Clinical Implications of Basic Research
The Paneth Cell, Caloric Restriction, and Intestinal Integrity
Hans Clevers, M.D., Ph.D.
N Engl J Med 2012; 367:1560-1561October 18,
Paneth cells reside in the stem-cell compartments of the small bowel and fuel the activity of stem cells. Yilmaz and coworkers1 have recently found that Paneth cells sense the nutritional state in the gut and control stem-cell activity accordingly. These investigators went on to report that administration of the drug rapamycin (now known as sirolimus) mimics caloric restriction in that it induces Paneth cells to expand the intestinal stem-cell pool. Their observations imply that sirolimus may find application in treatments aimed at boosting stem-cell function in the gut, such as after radiation therapy or chemotherapy.
The Paneth cell is arguably the most beautiful cell of the human body. Gustav Schwalbe and Joseph Paneth first described these small-intestinal epithelial cells, with their characteristic granules. The postmitotic Paneth cells are located at the bottoms of the crypts of Lieberkühn, little pits that surround the base of luminal protrusions called villi. Most of the epithelial cells of the crypt proliferate quickly and power the rapid turnover of the epithelium. In fact, the small-intestinal epithelium is the self-renewal champion of the mammalian body, with a life cycle of less than a week, leaving skin and bone marrow far behind. Generated from stem cells near crypt bottoms, epithelial daughter cells proliferate intensely for 2 days, after which they exit the crypts and differentiate (Figure 1Figure 1
Building Up the Bowel.). They then move onto the flanks of the villi to digest and absorb nutrients and finally die at the villus tips on day 5. The Paneth cells also derive from stem cells but do not participate in this “race of the lemmings”: they reside at the base of the crypts, where they live for up to 2 months.
It took scientists almost a century after the discoveries of Schwalbe and Paneth to begin to understand the raison d'être of the Paneth cell. It is now clear that its granules contain a bounty of secreted molecules that have vital effects on gut physiology. The first discoveries revealed a host of bactericidal products such as lysozyme and the defensin peptides, suggesting that the Paneth cells are sentries of the elusive crypt stem cells.2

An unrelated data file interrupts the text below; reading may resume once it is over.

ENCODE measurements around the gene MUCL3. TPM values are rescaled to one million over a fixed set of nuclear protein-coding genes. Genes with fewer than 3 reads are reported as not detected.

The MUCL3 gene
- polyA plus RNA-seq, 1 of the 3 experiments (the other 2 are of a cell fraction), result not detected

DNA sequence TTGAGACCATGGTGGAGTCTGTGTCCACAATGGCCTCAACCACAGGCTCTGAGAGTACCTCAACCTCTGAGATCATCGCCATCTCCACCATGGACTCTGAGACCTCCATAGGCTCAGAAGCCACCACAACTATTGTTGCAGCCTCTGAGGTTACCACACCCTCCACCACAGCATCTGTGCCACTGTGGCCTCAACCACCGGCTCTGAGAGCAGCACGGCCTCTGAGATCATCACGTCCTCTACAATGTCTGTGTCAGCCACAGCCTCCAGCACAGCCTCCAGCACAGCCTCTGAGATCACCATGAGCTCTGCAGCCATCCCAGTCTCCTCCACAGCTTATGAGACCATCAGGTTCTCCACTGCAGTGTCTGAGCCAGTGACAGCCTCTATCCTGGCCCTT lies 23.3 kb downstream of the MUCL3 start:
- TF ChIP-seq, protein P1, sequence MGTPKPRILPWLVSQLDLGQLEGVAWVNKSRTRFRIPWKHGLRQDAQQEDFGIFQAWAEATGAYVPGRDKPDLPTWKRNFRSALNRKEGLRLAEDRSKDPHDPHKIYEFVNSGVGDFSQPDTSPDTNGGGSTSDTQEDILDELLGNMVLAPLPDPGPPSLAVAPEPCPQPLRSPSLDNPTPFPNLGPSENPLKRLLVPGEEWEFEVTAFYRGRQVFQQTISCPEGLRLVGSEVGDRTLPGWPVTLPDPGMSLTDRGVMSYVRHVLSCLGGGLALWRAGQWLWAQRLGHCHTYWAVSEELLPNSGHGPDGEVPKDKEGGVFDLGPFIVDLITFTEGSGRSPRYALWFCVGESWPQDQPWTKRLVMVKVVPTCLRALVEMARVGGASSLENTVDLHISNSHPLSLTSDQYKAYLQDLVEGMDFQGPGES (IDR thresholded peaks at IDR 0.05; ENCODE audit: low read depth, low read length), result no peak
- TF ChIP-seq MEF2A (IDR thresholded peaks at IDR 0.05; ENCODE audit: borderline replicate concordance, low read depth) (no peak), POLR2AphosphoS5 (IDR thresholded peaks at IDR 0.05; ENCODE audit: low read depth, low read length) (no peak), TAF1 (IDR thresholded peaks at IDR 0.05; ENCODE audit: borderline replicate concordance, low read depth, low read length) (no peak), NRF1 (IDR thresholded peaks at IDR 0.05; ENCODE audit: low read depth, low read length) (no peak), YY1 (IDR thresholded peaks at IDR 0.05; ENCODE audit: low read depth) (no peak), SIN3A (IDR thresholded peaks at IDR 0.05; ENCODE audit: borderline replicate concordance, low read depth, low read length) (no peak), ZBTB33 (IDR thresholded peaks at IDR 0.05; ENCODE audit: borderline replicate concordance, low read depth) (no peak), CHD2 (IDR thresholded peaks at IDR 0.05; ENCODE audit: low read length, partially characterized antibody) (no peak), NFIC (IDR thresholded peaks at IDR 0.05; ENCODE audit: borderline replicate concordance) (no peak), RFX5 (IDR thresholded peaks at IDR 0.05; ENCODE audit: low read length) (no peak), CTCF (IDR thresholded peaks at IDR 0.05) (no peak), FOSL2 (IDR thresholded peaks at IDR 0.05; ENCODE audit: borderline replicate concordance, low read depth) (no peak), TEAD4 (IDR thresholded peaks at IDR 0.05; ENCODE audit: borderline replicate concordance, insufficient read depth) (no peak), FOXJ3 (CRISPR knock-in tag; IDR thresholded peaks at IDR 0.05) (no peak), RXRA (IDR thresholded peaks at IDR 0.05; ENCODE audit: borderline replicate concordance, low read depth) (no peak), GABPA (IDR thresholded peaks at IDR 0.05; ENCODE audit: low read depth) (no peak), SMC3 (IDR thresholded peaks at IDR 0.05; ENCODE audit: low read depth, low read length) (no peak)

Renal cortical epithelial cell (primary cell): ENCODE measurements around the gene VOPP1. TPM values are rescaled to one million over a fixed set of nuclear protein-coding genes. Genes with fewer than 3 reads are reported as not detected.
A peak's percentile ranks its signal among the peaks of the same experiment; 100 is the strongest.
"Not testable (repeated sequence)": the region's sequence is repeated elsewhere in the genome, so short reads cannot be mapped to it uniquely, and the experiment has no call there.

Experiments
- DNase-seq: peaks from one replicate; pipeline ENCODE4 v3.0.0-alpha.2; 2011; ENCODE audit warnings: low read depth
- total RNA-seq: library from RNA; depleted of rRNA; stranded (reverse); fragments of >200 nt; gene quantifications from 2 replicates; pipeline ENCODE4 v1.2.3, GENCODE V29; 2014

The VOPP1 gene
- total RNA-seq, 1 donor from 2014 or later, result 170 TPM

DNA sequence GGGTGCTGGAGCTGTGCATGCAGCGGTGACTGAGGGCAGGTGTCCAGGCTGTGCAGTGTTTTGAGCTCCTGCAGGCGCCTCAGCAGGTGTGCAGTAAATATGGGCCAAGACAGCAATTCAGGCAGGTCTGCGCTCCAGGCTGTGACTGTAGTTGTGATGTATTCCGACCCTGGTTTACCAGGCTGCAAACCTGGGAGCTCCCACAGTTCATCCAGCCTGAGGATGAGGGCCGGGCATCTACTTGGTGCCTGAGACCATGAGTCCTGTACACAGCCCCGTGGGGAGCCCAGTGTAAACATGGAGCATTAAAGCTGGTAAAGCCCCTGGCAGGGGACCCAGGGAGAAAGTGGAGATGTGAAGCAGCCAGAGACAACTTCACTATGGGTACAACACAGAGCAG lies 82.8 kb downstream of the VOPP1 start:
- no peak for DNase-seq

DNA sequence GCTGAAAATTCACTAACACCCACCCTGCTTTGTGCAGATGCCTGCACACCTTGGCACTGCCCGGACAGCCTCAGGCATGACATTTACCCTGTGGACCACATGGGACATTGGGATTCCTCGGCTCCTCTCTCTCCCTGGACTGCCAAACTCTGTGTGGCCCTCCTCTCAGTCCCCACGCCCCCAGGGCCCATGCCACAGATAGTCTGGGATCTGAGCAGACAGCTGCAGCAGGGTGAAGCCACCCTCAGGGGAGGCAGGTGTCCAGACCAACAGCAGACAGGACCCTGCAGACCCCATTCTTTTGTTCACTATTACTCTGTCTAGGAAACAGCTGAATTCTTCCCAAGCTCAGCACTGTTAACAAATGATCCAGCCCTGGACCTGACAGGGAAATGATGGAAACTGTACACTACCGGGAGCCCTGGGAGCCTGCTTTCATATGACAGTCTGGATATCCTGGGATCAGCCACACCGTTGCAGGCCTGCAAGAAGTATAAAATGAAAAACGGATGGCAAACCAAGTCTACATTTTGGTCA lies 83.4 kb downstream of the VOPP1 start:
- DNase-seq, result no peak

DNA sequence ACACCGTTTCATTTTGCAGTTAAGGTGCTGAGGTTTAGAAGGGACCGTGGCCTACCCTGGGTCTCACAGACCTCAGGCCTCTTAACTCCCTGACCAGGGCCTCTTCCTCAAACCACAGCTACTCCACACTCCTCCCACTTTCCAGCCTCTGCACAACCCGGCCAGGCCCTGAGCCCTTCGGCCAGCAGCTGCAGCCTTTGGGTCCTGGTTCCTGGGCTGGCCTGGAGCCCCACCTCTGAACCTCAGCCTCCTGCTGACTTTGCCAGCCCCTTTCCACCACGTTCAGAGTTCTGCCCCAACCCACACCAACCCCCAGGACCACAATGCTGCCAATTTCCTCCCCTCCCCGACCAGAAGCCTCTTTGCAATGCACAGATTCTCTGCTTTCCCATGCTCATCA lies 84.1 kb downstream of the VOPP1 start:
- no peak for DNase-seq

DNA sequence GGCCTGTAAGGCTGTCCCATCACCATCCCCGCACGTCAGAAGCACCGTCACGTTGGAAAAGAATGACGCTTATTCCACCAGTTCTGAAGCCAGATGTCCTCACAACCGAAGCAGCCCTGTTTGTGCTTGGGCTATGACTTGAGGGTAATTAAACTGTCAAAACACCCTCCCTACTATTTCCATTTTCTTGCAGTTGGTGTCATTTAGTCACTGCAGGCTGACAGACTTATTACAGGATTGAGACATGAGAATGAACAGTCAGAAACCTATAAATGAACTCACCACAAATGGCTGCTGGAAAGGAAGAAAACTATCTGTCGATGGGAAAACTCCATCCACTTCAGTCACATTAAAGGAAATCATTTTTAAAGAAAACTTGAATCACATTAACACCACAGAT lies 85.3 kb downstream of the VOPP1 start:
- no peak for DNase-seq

Independently, studies of Lgr5, a stem-cell marker, confirmed the nearly 40-year-old notion of C.P. Leblond that a rare and diminutive cell type, intermingled with Paneth cells, represents the crypt stem cell.3 Single Lgr5-positive stem cells obtained from the guts of adult mice or men can be grown into ever-expanding “miniguts” that can even be transplanted. Paneth cells are essential to this process, since they provide crucial stem-cell growth signals.4 Thus, Paneth cells not only protect but also fuel the stem cells. They are the quintessential niche cells.
Yilmaz et al. now provide an unexpected twist to the relationship of Lgr5 stem cells and their Paneth-cell progeny.1 They report that caloric restriction — that is, a reduction of caloric intake while adequate nutrition is maintained — reshapes the small intestine. Under conditions of caloric restriction, the stem cell–Paneth cell compartment expands at the apparent expense of differentiation as the villi shorten. This phenomenon is recapitulated in culture, where the formation of miniguts is strongly enhanced by caloric restriction. Yilmaz et al. showed that calorie-restricted Paneth cells support the vigorous expansion of Lgr5-positive stem cells in culture, and that a molecule called mTORC1 (mammalian target of rapamycin complex 1) kinase in the Paneth cell acts as the sensor of the organism's nutritional state. Sirolimus is an inhibitor of mTORC1 kinase that has been approved by the Food and Drug Administration. Its application reproduces the effects of caloric restriction on crypts, suggesting that it could improve intestinal stem-cell function in patients.
In summary, the nutritional status of an organism is sensed by Paneth cells, which respond to low levels of nutrients by augmenting the intestinal stem-cell pool. Why would caloric restriction increase intestinal stem-cell numbers at the expense of more differentiated cells? The authors speculate that this may be an advantageous strategy in low-calorie conditions. Preservation of an expanded stem-cell pool may prepare the intestine for rapid regeneration once food becomes available again. This would enable a person to adapt to the effects of alternating periods of food scarcity and abundance. Meanwhile, its proposed role as a buffer between famine and cornucopia lends further splendor to the Paneth cell.
From the Hubrecht Institute and University Medical Center Utrecht, Utrecht, the Netherlands.
1 Yilmaz OH, Katajisto P, Lamming DW, et al. mTORC1 in the Paneth cell niche couples intestinal stem-cell function to calorie intake. Nature 2012;486:490-495
.2 Ouellette AJ. Paneth cells and innate mucosal immunity. Curr Opin Gastroenterol 2010;26:547-553
.3 Cheng H, Leblond CP. Origin, differentiation and renewal of the four main epithelial cell types in the mouse small intestine. V. Unitarian theory of the origin of the four epithelial cell types. Am J Anat 1974;141:537-561
.4 Sato T, van Es JH, Snippert HJ, et al. Paneth cells constitute the niche for Lgr5 stem cells in intestinal crypts. Nature 2011;469:415-418